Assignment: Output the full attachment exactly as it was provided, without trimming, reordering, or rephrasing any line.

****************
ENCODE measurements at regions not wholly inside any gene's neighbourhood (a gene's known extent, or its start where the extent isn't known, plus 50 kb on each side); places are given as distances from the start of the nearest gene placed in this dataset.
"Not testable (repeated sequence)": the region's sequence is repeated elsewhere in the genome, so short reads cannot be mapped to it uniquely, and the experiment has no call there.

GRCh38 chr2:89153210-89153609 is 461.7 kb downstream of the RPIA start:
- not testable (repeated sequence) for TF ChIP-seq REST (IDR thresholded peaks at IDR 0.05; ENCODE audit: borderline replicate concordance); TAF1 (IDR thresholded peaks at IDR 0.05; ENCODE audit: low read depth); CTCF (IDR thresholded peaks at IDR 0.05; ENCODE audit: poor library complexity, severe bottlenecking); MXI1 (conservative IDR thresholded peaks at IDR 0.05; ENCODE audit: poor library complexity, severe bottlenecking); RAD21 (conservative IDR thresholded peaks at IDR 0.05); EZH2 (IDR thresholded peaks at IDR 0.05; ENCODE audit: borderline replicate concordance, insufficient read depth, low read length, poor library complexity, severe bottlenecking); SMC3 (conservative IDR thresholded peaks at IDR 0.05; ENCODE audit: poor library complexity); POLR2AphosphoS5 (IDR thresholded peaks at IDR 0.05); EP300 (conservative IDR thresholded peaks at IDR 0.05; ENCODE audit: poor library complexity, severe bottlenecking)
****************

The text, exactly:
ENCODE measurements at regions not wholly inside any gene's neighbourhood (a gene's known extent, or its start where the extent isn't known, plus 50 kb on each side); places are given as distances from the start of the nearest gene placed in this dataset.
"Not testable (repeated sequence)": the region's sequence is repeated elsewhere in the genome, so short reads cannot be mapped to it uniquely, and the experiment has no call there.

GRCh38 chr2:89153210-89153609 is 461.7 kb downstream of the RPIA start:
- not testable (repeated sequence) for TF ChIP-seq REST (IDR thresholded peaks at IDR 0.05; ENCODE audit: borderline replicate concordance); TAF1 (IDR thresholded peaks at IDR 0.05; ENCODE audit: low read depth); CTCF (IDR thresholded peaks at IDR 0.05; ENCODE audit: poor library complexity, severe bottlenecking); MXI1 (conservative IDR thresholded peaks at IDR 0.05; ENCODE audit: poor library complexity, severe bottlenecking); RAD21 (conservative IDR thresholded peaks at IDR 0.05); EZH2 (IDR thresholded peaks at IDR 0.05; ENCODE audit: borderline replicate concordance, insufficient read depth, low read length, poor library complexity, severe bottlenecking); SMC3 (conservative IDR thresholded peaks at IDR 0.05; ENCODE audit: poor library complexity); POLR2AphosphoS5 (IDR thresholded peaks at IDR 0.05); EP300 (conservative IDR thresholded peaks at IDR 0.05; ENCODE audit: poor library complexity, severe bottlenecking)